The Russian Dukhobors who we talked to also spoke about the Armenians in a friendly manner, noting that the relationships are more pragmatic than personal: they can ask for something, exchange things, but the can not make really close connections with the Armenians. Close friendship is hindered by language and cultural barriers: Dukhobors noted that they feel like they are different here, like they are ethnic minority. Moreover, even the young Dukhobors that studied in schools in independent Georgia speak Georgian, but not Armenian. Despite these facts, a mixed Russian-Armenian family still lives in the village of Rodionovka (Paravani). Russian remains the language of interethnic communication, and most of the signs in stores in the region are either duplicated in Russian or written only in that language.
Today, most of the Dukhobors are dependent on welfare pensions, assistance from their relatives who have moved to Canada and Russia, and profits from selling cow’s milk. Interestingly, there is still a functioning cooperative in Gorelovka, where the Dukhobors have pastures collectively, share hay fields, take care of their cattle. In addition, the villagers have personal vegetable gardens where they grow potatoes and tomatoes. Recently, Dukhoboriya has become increasingly popular among tourists. From Tambovka starts a number of hiking routes in the mountains near Lake Paravani, there is a well developed navigation and camping. The orphanage in Gorelovka and the last house in Kalmykovo function as museums, and donations are collected for their activities. The Gorelovka Dukhobors, however, say that they are tired of the attention of journalists and are not trying to make money from tourists.
Dukhobors, as speakers of the Russian language, are in high demand as teachers in schools. At the same time, they speak a specific dialect of Russian: they pronounce sound «h» in spite of «g», they soften the endings of present tense verbs of the third person, and they also use some words that are no longer spoken in modern Russian. One young woman, who plans to become a language teacher, admitted to us that she tries to get rid of her dialect.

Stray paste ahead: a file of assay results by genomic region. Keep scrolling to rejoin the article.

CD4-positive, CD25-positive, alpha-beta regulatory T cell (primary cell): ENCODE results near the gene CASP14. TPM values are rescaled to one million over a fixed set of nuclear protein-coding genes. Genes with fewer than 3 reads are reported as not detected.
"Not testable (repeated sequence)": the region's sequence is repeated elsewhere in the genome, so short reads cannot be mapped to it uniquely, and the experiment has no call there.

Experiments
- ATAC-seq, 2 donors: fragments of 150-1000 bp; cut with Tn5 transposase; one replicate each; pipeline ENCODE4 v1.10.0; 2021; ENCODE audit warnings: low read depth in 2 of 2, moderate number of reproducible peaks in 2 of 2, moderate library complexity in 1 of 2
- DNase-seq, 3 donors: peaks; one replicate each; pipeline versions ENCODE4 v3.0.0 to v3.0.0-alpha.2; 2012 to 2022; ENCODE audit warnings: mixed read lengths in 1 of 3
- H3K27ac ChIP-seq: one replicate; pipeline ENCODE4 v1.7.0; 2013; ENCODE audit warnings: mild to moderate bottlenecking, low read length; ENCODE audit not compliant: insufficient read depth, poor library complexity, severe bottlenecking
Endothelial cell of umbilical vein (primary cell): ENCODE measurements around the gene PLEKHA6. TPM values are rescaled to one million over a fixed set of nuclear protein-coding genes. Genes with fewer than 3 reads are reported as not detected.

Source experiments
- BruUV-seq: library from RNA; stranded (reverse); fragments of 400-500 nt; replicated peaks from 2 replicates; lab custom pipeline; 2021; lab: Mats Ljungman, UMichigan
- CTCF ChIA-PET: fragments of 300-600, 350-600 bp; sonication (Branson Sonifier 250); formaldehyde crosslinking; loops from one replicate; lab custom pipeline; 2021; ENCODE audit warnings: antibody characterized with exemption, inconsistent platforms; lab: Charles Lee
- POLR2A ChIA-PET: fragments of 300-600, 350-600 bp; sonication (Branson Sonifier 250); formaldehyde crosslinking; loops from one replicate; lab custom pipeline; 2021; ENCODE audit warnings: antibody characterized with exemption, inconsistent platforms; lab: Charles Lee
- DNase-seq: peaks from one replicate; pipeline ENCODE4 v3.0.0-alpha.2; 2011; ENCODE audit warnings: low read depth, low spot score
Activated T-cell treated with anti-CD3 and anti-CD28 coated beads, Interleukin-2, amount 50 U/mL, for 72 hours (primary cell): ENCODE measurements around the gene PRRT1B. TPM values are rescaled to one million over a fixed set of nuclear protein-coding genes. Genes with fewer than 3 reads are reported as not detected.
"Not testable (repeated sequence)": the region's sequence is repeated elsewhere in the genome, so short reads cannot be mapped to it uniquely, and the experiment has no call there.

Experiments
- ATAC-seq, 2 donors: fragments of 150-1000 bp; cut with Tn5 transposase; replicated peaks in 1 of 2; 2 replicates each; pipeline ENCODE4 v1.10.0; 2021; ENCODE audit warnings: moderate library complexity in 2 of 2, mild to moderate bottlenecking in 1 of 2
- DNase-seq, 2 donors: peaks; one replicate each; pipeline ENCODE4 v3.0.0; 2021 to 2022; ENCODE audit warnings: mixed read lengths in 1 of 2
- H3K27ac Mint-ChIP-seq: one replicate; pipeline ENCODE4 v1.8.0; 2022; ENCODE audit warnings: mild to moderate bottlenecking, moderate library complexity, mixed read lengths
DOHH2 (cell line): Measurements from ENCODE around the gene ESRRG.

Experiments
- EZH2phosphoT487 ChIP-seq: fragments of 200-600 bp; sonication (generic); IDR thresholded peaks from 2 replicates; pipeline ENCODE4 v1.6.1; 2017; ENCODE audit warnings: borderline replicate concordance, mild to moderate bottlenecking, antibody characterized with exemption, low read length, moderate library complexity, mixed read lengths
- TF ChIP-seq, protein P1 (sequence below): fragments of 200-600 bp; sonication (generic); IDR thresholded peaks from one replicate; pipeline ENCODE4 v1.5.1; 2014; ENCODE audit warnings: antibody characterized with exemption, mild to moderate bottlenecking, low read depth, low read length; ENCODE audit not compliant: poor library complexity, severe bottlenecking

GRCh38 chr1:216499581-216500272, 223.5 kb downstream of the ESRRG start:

The attitude towards Russia and the community perspectives
None of the remaining Dukhobors we talked to were planning to move to Russia. Some are held back by their family, some have never been abroad and feel the country to be a distant place, and Georgian citizens need a visa to travel to Russia. The negative attitude towards Russian Fedration also is shaped by the image of Putin and the Russian-Ukrainian war he started. Dukhobors identify themselves exactly as Georgian Russians, they are generally satisfied with the Georgian state, they note good medical and social infrastructure, roads, absence of nepotism and corruption. It was surprising for us Russians to hear complimentary comments about the government from grandmothers in the villages, instead of the standard Russian trope about «everything has collapsed, and it used to be better» nostalgic things. Nevertheless, Russians in the villages are depressed by their ethnic loneliness: they feel like they are the last representatives of a culture that is fading away.
Architecture of the Dukhobors
The forced exile and subsequent life away from their ethnic territory led the Dukhobors to idealize their native historical environment, which is clearly visible in the settlement types and the architecture of the dwellings. They carefully reproduced the traditional Russian planning principles and architectural visual imagery to re-create their homeland in a foreign land. But at the same time, they invented new techniques that adapted traditional houses to completely different climatic conditions, used local materials and borrowed solutions from their new neighbors, Armenians and Georgians. So, a new branch of Russian folk architecture was born in the Javakheti mountains — unique and not yet studied.
- The villages spatial structure
- The Dukhobor Hut. Architecture of the traditional dwelling
- Interiors and household items
- The villages portrait. What is still left of Dukhoboria?
The villages spatial structure